6. We served as a key co-developer of the web-site, database and protein annotation pipeline for the Center on Proteolytic Pathways (PIs: A. Godzik, Apoptosis & Cell Death Research and J. Smith, Tumor Microenvironment). Proteases and their substrates play many important roles in cancer development. In this project IDM participated in development of The Proteolysis MAP (PMAP, http://www.proteolysis.org), a user-friendly website intended to aid the scientific community in reasoning about proteolytic networks and pathways. PMAP is comprised of five databases, linked together in one environment. The foundation databases, ProteaseDB and SubstrateDB, are driven by an automated annotation pipeline that generates dynamic ‘Molecule Pages’, rich in molecular information (see picture with example). The IDM role was to design, to implement (part) and to lead the development of the web site and databases. Examples of cancer-related proteolytic events can be found by link http://cutdb.burnham.org/relation/pmap2cutdb?disease=cancer (Igarashi Y., Heureux E., Doctor KS., Talwar P., Gramatikova S., Gramatikoff K., Zhang Y., Blinov M., Ibragimova SS., Boyd S., Ratnikov B., Cieplak P., Godzik A., Smith JW., Osterman AL., and Eroshkin AM. PMAP: databases for analyzing proteolytic events and pathways Nucl. Acids Res. 2009 37: D611-D618)
Information and Data Management Projects
For Genomics Shared Resource: analyzed microarray data and developed user-oriented MESA database and tools for handling functional genomic data: (http://bsrweb.burnham.org/metadot/index.pl).
For High Content Screening Core: In collaboration with San Diego Supercomputing Center we increased the computing and storage resources of that core. Using the national "TeraGrid" (teragrid.org) supercomputing resource this allows for raw data from high content screens – often 1 TB or more per screen – to be shared easily with other labs.
For Proteomics Shared Resource: Analyzed core-produced PI data; implemented LIMS system for managing, analyzing, and sharing large volumes of mass spectrometry data.
For Animal Facility: Added statistics and Improved functionality of the main database providing a better access to tracking animal inventory, breeding and maintenance (~30 labs have asked and received accounts). An improvement to Kaplan-Meier statistics for mouse survival.
A more detailed description of two selected projects is below.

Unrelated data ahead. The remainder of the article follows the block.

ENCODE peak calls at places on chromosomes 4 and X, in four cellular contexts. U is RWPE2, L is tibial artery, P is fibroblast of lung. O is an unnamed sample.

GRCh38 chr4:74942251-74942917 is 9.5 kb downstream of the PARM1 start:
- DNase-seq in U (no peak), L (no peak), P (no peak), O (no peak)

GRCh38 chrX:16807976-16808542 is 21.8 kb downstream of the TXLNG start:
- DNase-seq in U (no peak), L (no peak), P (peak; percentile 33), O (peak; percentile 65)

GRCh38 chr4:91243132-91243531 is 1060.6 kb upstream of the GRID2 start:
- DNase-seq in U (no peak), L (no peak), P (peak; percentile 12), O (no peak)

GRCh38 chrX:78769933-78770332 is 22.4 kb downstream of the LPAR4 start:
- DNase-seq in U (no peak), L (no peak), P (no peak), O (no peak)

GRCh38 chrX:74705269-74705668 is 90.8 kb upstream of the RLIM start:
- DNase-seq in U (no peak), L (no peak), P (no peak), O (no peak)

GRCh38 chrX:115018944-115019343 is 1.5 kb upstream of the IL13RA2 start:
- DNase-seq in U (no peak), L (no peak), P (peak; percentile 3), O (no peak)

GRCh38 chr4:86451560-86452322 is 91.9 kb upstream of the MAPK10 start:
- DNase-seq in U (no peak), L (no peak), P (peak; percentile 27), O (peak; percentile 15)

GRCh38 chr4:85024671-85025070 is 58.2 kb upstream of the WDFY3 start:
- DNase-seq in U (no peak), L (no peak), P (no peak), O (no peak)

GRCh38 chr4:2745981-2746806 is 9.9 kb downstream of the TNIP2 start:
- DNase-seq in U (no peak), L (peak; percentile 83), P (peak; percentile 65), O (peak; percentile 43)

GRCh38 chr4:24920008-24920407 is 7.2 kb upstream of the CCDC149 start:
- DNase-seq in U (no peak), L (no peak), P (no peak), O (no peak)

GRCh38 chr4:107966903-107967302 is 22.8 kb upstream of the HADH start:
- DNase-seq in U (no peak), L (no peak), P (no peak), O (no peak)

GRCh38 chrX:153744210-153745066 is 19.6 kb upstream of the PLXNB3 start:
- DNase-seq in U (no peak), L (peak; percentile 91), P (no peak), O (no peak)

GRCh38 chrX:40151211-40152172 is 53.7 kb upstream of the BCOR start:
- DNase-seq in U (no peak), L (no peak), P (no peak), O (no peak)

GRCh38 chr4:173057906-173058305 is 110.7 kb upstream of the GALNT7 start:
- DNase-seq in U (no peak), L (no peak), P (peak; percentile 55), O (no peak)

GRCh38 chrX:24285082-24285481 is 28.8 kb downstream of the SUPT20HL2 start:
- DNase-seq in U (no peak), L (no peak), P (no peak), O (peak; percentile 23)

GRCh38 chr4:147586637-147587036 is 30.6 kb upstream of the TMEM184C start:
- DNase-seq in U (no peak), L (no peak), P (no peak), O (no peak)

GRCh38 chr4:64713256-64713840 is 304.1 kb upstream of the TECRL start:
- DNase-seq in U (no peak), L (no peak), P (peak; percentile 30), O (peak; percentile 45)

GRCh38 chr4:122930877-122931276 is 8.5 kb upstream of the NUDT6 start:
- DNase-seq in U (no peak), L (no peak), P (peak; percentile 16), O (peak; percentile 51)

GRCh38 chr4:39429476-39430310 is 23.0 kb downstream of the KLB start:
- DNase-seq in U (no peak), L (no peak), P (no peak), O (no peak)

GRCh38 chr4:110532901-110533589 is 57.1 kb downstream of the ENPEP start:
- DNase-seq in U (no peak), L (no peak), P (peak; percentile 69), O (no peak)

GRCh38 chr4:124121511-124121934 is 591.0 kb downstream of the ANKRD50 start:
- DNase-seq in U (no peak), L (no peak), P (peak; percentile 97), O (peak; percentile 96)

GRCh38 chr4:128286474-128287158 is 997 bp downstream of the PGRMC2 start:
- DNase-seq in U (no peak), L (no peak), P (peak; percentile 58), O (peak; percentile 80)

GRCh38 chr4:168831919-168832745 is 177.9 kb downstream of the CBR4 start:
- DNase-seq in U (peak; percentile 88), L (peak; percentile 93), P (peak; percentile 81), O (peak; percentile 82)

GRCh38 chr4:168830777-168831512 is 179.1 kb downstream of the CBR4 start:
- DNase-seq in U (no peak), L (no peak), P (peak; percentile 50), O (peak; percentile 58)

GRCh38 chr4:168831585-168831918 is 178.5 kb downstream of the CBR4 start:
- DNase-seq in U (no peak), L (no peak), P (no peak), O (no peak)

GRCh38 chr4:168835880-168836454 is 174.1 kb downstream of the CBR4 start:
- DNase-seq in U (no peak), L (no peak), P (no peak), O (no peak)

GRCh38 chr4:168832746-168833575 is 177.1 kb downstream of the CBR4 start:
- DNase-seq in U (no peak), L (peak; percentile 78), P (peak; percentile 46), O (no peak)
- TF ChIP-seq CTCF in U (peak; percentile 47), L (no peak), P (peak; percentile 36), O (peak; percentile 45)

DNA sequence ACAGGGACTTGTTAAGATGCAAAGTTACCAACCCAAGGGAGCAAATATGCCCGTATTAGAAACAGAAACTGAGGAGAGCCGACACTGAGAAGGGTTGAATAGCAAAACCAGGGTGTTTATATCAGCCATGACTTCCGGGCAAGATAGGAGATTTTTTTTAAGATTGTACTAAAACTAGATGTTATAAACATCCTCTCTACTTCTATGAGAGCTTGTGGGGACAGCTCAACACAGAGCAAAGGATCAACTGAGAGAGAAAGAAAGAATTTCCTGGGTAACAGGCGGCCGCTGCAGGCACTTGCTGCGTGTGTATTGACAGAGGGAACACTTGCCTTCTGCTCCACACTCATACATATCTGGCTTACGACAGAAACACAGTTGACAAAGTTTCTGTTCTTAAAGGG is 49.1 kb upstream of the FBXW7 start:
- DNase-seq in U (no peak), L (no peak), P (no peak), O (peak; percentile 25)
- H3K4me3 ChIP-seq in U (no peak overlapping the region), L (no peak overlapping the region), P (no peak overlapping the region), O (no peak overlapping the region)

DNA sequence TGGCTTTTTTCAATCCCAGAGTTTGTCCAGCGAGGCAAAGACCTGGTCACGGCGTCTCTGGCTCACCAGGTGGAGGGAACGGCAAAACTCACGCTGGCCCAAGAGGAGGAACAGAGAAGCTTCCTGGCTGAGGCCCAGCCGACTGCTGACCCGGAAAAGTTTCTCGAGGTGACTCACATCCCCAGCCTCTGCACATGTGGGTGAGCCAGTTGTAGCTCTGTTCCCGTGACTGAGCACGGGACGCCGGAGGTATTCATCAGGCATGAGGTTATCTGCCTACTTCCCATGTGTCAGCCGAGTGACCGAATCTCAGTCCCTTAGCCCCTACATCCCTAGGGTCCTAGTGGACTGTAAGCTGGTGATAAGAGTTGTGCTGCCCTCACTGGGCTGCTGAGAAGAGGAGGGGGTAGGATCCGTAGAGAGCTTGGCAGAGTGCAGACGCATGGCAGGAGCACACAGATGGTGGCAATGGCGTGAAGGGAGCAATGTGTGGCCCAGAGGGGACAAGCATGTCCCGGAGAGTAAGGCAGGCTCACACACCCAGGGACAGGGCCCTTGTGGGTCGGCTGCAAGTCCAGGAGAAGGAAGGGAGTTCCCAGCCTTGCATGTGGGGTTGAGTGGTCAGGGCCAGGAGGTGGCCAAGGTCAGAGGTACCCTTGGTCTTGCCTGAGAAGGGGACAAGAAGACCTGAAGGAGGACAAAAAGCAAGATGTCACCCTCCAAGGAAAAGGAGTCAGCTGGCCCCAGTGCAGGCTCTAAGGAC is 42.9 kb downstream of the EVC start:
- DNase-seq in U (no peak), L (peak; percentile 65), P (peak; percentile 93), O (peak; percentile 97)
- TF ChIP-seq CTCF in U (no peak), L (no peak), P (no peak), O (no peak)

Animal Facilities Informatics. The Burnham Animal Facility users had requested an improved informatics solution to keep track of breeding and maintenance of the ~7,000 cages of mice for 38 labs using mice at Burnham. The database in use is "Facility" a commercial product that is not highly user-friendly. IDM created a web-based interface that allowed lab-users to easily see statistics summaries and data critical to making important decisions, such as which mice to keep and how many breeders are required. The solution was implemented as web-interface that connects directly to the Facility database routinely used by animal technicians. This development yielded a system allowing researchers to access the same data via vastly improved interface, which is (i) focusing on lab users’ core needs, (ii) simplifying access via the web; (iii) integrating form-based requests; (iv) securing data by limiting access to the more open Facility database.
How did it work? (1) Wide acceptance, over 100 users, average of 4,000 queries a month; (2) time delay between AF work done on mice and reporting in the database has DECREASED – thus communication has improved; (3) lab PIs and researchers appreciate the service and rely on the information to make informed decisions. The list of Cancer Center Labs using the system includes 30 groups
Proteomics Facility Informatics. The proteomics shared resource required support to build a custom sample management and analysis solution to improve their customer support and make data management more efficient. They employed the IDM to perform a comparative expert analysis of potential commercial and public domain software tools. A choice of LabKey Server from the LabKey Corporation made based on this analysis provides the Proteomics facility with all needed capabilities including web-based data management, data sharing, on-line reports and discussions (illustration of the LabKey interface is shown on Figure.). In the near future IDM will assist in deploying this system for the entire Cancer Center and expanding its functionality towards management of microarray data.